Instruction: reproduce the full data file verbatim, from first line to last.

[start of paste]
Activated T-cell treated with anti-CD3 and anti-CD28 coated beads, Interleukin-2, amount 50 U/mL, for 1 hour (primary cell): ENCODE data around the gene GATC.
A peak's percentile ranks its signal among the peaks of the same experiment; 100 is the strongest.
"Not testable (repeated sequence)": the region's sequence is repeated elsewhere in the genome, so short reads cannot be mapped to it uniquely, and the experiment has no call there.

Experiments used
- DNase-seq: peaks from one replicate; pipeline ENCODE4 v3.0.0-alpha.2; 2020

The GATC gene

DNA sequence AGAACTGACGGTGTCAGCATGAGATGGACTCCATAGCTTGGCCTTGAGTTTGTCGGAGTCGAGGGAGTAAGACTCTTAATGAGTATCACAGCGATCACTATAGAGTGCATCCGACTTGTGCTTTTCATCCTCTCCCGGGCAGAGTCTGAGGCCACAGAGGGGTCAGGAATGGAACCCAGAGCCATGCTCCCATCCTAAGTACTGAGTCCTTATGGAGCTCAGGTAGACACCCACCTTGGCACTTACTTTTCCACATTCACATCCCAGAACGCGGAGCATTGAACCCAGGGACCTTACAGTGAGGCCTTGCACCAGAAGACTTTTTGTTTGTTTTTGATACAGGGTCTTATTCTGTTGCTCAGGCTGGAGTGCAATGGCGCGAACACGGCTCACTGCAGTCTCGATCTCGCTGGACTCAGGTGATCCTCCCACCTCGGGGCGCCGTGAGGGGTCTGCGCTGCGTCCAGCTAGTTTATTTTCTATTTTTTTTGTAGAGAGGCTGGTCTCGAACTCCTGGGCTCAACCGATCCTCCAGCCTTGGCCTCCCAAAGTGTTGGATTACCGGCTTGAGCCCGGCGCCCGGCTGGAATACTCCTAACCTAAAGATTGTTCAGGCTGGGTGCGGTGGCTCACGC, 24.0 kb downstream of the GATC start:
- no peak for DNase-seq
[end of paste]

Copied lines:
Activated T-cell treated with anti-CD3 and anti-CD28 coated beads, Interleukin-2, amount 50 U/mL, for 1 hour (primary cell): ENCODE data around the gene GATC.
A peak's percentile ranks its signal among the peaks of the same experiment; 100 is the strongest.
"Not testable (repeated sequence)": the region's sequence is repeated elsewhere in the genome, so short reads cannot be mapped to it uniquely, and the experiment has no call there.

Experiments used
- DNase-seq: peaks from one replicate; pipeline ENCODE4 v3.0.0-alpha.2; 2020

The GATC gene

DNA sequence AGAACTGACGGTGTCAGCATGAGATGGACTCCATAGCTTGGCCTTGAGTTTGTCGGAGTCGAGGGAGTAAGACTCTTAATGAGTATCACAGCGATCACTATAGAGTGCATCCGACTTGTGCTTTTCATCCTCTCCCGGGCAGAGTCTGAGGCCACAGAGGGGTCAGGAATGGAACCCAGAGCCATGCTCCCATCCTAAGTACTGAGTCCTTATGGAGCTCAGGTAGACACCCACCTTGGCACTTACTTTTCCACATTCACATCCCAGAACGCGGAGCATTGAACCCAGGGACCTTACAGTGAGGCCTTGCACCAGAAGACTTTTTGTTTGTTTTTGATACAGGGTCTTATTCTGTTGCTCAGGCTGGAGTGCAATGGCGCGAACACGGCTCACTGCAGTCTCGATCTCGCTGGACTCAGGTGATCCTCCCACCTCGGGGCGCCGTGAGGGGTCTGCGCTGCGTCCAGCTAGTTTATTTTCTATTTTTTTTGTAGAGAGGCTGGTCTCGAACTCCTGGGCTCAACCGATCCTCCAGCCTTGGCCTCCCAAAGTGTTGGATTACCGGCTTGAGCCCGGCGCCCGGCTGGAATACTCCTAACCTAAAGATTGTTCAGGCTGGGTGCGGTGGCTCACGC, 24.0 kb downstream of the GATC start:
- no peak for DNase-seq